Thursday 1 September 2016 - Monocle Minute | Monocle

Thursday. 1/9/2016

The Monocle Minute

Image: Getty Images

Love/hate relationship

Southeast Asia has produced its fair share of polarising politicians over the years but few have been so revered on home soil and disliked abroad as Filipino president Rodrigo Duterte. His first two months in power have seen him uphold a mandate to crush crime in the Philippines, with the ensuing bloody war on drugs helping him to earn a 91 per cent national-trust rating. But this month Duterte will answer to the Philippines’ extrajudicial killings – in which 2,000 lives were claimed in just two months – to a less enthusiastic audience when he meets world leaders at the East Asia Summit on 6 September. Players in the region will be carefully monitoring the strength of US president Barack Obama’s rhetoric as he advocates his stance on human rights to this volatile but important ally.

Image: Paul Sableman

Street wise

This week Chicago got a little bit smarter. The windy city just launched the Array of Things project, featuring a series of data-collection sensors placed on streetlamp poles throughout the city. The smart sensors will collect information on temperature, atmospheric pressure, light, vibration, ambient sound intensity, pedestrian and vehicle traffic, as well as air-quality components in real time – and all of it will be available to the public. The goal is not only to help residents find out which neighbourhoods have the highest quality of life or which route might be best suited for daily commutes but also to help the city’s researchers and policy-makers improve infrastructure and the overall environment of Chicago.

Image: Getty Images

Fish out of water

With the relocation of Tokyo’s Tsukiji fish market set for November, the city’s new governor, Yuriko Koike, announced yesterday that she was calling for a postponement. The move from central Tokyo – where the market has been since 1935 – to a new purpose-built site out in Toyosu in Tokyo Bay has been controversial. Fish traders have been up in arms about the lack of consultation during the construction process. Among their list of complaints: the contamination of the site, which was shown to be highly toxic as far back as 2001. Although the Tokyo Metropolitan Government gave the all-clear, questions about the toxicity of the soil remain and Koike pledged to review the project during her election campaign. True to her word the governor – a former environment minister – consulted with market representatives in early August and ordered new groundwater tests. No decision will be taken until the results are examined.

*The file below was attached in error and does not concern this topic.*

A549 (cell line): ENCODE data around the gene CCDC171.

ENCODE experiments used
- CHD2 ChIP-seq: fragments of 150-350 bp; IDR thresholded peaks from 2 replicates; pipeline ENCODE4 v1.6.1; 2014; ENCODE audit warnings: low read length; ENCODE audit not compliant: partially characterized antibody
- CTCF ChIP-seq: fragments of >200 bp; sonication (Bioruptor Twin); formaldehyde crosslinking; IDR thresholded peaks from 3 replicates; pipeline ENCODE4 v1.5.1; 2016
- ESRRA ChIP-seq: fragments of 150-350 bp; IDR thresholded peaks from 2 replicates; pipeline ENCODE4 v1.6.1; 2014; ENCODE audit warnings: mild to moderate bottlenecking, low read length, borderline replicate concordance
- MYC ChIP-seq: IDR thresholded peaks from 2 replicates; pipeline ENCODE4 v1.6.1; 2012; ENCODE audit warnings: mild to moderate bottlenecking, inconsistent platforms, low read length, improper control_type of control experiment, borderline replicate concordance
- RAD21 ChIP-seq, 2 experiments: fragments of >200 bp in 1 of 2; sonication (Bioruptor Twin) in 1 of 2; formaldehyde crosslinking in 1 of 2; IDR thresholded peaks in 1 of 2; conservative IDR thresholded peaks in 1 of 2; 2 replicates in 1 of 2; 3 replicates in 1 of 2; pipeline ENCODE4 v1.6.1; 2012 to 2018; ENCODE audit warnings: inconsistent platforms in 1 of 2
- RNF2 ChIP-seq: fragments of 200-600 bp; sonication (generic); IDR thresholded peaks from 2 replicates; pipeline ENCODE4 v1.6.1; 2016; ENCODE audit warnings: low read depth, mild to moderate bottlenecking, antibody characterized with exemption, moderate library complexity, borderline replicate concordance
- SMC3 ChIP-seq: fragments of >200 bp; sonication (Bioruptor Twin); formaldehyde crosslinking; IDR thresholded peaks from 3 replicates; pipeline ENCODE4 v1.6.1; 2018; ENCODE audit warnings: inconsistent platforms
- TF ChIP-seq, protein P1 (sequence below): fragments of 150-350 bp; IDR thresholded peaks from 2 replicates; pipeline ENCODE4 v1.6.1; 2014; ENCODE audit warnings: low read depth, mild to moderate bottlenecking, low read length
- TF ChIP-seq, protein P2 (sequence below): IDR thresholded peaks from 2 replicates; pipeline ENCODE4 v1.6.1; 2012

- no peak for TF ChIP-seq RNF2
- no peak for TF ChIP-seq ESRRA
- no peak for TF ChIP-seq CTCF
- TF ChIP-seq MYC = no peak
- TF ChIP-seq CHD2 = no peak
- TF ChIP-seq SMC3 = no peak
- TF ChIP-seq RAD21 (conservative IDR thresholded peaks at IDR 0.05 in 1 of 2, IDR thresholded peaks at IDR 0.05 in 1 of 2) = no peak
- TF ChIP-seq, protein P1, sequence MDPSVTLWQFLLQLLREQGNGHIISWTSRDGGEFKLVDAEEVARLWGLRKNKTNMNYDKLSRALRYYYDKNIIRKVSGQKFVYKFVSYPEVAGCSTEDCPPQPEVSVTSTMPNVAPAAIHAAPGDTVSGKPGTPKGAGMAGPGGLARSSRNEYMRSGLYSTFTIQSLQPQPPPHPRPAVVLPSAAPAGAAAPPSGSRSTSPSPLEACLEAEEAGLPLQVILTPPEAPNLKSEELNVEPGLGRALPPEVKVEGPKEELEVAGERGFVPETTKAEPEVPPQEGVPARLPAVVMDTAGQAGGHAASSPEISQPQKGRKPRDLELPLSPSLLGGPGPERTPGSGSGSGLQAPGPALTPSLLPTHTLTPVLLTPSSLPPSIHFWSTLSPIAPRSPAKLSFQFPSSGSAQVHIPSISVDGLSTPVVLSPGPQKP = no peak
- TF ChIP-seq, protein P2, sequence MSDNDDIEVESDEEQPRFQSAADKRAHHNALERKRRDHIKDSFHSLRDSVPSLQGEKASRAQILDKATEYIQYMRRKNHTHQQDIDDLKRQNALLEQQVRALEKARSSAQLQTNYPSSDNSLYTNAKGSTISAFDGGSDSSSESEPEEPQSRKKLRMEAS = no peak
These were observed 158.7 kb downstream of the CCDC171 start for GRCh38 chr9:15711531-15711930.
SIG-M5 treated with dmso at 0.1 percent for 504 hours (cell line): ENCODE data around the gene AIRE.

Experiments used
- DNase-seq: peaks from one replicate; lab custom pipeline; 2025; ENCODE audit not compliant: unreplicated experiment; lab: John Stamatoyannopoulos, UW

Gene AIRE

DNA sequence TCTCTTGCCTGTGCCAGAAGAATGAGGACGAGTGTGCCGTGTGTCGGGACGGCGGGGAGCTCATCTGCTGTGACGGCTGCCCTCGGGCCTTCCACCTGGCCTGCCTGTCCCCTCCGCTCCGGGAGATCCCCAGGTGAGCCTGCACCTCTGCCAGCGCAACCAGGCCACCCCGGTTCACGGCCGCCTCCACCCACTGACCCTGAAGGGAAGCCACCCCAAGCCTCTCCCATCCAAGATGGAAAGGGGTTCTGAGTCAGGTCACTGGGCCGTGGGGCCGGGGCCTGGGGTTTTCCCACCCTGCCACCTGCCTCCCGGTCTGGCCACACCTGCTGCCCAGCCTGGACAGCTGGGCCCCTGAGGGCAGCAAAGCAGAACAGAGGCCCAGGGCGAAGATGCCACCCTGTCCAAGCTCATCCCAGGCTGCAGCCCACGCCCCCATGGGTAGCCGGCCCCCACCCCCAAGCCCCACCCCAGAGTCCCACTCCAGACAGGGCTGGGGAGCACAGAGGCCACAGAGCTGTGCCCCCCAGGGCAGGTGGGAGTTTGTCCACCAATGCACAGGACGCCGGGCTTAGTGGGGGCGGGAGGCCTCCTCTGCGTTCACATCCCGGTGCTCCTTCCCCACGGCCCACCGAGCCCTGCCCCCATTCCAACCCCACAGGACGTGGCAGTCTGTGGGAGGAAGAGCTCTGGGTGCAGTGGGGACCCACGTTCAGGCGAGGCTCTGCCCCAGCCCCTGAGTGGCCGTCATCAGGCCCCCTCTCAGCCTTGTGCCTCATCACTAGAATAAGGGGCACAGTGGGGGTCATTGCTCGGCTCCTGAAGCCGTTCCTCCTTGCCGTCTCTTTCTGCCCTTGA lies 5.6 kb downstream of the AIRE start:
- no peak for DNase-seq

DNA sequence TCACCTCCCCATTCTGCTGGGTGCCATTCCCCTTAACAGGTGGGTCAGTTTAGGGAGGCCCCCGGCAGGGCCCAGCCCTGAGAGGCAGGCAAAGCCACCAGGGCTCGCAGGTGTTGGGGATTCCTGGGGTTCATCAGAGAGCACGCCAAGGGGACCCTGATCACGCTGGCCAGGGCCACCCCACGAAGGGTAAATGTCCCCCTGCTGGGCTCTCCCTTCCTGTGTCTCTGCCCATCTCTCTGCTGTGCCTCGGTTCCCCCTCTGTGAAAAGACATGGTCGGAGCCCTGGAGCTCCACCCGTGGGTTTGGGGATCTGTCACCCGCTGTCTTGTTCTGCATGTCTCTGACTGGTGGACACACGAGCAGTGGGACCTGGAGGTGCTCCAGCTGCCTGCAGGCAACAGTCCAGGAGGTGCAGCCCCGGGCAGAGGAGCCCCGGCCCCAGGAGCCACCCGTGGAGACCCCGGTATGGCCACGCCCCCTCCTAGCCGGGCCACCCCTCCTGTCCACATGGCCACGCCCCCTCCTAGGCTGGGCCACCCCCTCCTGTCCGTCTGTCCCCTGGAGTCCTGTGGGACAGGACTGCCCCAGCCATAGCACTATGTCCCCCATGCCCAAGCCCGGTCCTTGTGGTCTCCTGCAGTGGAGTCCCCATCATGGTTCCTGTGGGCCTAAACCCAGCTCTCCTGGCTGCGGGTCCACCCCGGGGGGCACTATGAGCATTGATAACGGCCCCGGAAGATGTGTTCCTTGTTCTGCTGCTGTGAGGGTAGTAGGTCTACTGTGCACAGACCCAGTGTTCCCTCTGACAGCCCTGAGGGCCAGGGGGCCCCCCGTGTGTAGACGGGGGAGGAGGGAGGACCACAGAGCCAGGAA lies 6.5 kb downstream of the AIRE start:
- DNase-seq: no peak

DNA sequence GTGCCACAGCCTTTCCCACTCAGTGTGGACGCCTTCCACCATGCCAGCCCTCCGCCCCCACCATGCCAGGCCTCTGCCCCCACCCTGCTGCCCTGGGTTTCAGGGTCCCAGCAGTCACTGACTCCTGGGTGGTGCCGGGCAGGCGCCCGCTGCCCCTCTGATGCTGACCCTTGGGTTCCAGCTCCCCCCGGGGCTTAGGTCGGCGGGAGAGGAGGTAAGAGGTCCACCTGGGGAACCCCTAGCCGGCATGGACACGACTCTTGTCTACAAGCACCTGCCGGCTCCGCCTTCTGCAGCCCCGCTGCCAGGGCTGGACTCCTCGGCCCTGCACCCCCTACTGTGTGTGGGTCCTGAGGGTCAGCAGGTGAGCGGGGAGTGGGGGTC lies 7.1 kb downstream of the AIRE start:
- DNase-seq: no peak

Image: Felix Odell

Stiff competition

Demand for timber buildings has skyrocketed of late, as handsome forests of apartment blocks sprout up across Scandinavian and North American cities. These projects have been accompanied by concerns about depleting the world’s timber stocks but now the Forest Stewardship Council of Denmark has come up with a solution: a database filled with case studies of buildings and furniture made from tropical timber – of which there are 50,000 types – instead of the ubiquitous teak or cumaru. Among others the growing database features a Danish bridge made from super-strong azobé; a Dutch boardwalk composed of orange-tinted bilinga planks; and a UK apartment block clad in golden louro gamela. “It’s sad to see architects and project owners giving up on tropical timber in fear of contributing to deforestation and attracting bad publicity,” says Kristian Jørgensen, project co-ordinator at FSC Denmark. “Using lesser-known timber species is a new way to address sustainability.”

How do you design a front cover?

Robert Bound is joined in the studio by Monocle’s creative director Richard Spencer Powell and Adrian Shaughnessy, co-founder of independent publishing house Unit Editions, to discuss the art of making an eye-catching front cover.

Clear vision: Czech glass

Contemporary Czech designers are embracing regional Bohemian glass-making traditions while investing in new techniques to create modern products with soul. Monocle Films pays a visit to some of the country’s most clear-thinking glass alchemists.


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